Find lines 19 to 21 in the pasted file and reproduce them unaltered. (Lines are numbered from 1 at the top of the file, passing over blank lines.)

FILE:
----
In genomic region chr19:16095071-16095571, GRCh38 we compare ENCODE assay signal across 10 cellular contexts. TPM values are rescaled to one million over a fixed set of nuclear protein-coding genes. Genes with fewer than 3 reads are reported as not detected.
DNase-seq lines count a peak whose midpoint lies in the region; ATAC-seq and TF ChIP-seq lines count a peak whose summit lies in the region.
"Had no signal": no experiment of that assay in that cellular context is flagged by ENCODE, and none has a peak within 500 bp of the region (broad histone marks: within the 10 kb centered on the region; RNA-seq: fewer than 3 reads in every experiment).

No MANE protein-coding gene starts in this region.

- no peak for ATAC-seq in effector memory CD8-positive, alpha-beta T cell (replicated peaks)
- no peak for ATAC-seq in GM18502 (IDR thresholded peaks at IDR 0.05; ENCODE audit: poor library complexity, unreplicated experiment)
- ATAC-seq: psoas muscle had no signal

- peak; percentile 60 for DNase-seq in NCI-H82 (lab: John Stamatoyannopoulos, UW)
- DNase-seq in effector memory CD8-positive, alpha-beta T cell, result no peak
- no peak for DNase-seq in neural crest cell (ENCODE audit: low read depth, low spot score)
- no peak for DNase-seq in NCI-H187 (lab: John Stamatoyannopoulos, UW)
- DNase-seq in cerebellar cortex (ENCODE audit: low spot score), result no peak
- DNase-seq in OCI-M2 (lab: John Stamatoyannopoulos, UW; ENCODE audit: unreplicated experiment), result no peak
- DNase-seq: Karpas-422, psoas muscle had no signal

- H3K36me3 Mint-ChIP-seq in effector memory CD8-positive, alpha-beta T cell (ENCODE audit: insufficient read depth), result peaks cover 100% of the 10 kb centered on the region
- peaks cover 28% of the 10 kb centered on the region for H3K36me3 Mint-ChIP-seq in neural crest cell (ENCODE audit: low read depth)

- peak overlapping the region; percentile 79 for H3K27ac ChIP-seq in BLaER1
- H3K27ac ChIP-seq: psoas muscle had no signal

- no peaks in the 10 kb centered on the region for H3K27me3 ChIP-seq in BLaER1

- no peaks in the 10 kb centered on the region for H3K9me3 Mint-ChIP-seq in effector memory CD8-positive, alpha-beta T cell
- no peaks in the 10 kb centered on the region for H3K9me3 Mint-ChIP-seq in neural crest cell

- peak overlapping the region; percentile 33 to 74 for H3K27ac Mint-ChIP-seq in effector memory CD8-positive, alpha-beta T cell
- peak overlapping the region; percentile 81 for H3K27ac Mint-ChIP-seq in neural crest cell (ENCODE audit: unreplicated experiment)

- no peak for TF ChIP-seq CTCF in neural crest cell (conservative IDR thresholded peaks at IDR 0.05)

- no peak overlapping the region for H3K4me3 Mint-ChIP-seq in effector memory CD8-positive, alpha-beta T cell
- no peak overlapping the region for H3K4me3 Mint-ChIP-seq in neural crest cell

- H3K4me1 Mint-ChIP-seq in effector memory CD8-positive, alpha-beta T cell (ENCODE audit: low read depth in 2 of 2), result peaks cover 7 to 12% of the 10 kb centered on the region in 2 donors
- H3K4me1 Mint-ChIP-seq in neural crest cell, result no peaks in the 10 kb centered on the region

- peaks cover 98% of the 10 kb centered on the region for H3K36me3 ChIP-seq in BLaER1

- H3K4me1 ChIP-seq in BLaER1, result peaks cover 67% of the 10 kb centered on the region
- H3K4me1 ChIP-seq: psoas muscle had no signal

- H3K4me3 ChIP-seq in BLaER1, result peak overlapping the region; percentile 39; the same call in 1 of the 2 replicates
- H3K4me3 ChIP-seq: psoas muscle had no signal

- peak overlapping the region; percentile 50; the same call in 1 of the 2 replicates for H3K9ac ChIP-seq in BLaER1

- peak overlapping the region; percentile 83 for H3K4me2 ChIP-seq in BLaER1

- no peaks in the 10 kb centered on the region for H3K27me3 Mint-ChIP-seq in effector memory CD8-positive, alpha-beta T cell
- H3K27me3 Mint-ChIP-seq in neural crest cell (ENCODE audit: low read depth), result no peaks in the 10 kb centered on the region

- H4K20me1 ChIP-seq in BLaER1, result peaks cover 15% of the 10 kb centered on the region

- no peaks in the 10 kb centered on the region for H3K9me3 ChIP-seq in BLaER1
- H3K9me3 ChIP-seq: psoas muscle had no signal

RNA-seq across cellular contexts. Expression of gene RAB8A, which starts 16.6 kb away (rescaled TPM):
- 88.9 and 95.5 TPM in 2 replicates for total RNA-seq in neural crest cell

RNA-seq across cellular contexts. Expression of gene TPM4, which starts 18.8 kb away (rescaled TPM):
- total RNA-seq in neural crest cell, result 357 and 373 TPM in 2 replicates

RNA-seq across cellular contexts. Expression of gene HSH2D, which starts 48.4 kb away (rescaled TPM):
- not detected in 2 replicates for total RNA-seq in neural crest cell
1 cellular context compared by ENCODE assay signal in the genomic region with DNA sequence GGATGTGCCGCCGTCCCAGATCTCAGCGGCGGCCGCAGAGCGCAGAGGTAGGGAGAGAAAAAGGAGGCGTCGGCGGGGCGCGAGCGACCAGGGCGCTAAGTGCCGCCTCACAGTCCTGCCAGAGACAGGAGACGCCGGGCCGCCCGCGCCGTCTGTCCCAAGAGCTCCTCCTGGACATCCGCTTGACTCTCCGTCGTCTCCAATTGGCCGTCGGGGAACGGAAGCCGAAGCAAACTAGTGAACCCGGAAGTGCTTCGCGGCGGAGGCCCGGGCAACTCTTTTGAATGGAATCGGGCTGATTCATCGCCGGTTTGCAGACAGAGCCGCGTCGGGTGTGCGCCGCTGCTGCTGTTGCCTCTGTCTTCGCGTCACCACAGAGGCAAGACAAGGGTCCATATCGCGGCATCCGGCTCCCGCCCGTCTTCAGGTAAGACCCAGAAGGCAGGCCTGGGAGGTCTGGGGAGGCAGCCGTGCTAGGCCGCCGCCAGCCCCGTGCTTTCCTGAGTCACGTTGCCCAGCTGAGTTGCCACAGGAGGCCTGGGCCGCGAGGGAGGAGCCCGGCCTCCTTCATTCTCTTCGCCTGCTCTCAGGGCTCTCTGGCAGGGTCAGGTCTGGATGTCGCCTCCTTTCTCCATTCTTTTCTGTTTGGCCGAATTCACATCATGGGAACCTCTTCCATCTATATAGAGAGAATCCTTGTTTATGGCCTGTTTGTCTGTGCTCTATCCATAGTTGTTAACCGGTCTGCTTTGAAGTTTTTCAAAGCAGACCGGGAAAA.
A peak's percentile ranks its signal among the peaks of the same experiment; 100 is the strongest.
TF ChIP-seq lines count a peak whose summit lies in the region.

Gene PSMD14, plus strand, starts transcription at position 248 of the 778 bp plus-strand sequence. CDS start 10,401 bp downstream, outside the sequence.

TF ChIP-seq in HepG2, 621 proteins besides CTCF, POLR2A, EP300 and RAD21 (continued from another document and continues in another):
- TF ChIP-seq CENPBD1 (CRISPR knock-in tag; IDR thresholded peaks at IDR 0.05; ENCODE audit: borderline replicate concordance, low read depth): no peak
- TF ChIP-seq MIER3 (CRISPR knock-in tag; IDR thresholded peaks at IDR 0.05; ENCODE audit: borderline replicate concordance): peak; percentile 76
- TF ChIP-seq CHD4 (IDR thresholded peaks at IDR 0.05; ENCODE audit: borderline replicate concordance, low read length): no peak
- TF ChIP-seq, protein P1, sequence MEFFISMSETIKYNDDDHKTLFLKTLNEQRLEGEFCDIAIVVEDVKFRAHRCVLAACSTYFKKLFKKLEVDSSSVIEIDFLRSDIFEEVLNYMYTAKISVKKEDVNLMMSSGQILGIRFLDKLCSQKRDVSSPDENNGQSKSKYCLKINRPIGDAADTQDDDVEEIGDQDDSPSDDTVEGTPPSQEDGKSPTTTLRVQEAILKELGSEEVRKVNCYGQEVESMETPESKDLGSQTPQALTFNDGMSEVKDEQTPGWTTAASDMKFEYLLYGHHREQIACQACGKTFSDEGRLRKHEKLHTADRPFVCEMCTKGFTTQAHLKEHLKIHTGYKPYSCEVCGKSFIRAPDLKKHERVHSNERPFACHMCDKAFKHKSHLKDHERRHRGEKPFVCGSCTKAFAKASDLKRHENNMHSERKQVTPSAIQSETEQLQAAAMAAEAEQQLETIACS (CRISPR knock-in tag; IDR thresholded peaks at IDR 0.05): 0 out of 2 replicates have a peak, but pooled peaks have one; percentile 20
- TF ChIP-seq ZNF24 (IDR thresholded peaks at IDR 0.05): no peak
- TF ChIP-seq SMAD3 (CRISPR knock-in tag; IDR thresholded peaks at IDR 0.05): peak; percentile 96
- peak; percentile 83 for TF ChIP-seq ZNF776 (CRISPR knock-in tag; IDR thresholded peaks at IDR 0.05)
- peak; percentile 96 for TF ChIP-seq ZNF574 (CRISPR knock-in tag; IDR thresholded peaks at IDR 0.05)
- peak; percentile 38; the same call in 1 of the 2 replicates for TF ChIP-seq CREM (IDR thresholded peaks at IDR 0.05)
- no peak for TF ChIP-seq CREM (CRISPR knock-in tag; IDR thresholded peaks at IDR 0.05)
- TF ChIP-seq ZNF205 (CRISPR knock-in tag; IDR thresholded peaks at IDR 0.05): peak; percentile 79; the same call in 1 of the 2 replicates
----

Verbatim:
- no peaks in the 10 kb centered on the region for H3K27me3 ChIP-seq in BLaER1

- no peaks in the 10 kb centered on the region for H3K9me3 Mint-ChIP-seq in effector memory CD8-positive, alpha-beta T cell
- no peaks in the 10 kb centered on the region for H3K9me3 Mint-ChIP-seq in neural crest cell